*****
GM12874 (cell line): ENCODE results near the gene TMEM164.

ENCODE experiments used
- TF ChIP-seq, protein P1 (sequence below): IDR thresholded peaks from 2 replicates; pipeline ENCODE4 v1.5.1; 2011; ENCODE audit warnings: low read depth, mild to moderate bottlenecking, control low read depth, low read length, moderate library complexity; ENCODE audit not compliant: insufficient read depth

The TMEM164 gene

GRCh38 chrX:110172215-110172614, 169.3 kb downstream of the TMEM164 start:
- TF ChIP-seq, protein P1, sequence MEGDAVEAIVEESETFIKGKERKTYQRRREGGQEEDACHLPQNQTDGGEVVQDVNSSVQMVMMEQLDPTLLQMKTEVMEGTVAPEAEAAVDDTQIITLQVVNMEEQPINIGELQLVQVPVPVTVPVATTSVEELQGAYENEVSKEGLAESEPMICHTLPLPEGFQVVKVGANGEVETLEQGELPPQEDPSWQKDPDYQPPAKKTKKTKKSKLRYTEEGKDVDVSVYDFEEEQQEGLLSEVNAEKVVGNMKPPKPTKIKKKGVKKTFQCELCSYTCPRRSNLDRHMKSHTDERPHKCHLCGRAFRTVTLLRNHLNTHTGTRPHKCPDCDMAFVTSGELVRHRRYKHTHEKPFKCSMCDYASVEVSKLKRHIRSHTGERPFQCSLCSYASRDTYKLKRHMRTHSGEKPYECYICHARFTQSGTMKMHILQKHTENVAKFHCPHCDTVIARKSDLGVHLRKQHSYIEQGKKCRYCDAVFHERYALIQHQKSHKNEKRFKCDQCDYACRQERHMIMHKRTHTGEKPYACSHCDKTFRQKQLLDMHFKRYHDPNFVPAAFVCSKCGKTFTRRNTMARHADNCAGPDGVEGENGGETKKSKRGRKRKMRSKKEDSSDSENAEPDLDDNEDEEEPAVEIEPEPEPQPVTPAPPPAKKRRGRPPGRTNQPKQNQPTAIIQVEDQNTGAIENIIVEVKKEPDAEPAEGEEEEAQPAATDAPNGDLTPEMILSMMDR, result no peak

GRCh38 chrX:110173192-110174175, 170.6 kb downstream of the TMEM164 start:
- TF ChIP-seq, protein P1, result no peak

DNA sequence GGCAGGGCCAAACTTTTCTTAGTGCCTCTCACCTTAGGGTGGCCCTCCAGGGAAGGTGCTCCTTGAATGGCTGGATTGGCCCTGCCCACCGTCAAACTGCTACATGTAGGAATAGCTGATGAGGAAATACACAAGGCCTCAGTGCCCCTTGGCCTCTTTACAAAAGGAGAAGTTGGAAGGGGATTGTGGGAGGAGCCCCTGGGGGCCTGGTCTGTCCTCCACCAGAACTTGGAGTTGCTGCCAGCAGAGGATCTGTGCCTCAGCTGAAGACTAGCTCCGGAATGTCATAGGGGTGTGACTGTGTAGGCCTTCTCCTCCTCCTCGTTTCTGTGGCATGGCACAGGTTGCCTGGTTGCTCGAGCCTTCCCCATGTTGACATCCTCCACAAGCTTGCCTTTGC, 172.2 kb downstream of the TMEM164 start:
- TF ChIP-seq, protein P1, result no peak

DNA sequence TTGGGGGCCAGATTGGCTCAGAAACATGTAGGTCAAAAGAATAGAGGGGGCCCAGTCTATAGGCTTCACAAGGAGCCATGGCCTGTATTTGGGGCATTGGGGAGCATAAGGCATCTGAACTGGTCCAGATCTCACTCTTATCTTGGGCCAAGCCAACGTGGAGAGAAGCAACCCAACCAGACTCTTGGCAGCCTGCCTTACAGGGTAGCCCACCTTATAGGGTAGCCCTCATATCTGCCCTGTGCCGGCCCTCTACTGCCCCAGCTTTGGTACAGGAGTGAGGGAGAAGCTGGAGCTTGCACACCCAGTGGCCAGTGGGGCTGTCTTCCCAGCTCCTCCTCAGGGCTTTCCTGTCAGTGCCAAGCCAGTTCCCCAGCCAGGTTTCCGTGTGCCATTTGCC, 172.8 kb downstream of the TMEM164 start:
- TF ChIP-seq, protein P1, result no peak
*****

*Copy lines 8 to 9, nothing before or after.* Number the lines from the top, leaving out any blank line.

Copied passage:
- TF ChIP-seq, protein P1, result no peak

DNA sequence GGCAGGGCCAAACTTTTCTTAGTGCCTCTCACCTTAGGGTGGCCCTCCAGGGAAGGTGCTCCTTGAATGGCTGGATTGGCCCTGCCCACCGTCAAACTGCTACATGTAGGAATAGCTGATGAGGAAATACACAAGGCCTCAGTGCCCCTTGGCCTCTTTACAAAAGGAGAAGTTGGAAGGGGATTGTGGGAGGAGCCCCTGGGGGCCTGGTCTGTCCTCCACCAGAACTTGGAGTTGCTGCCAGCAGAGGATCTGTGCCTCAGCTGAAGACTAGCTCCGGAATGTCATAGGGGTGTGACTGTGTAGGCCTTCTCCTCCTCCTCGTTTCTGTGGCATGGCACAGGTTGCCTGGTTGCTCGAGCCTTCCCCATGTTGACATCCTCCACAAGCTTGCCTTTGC, 172.2 kb downstream of the TMEM164 start: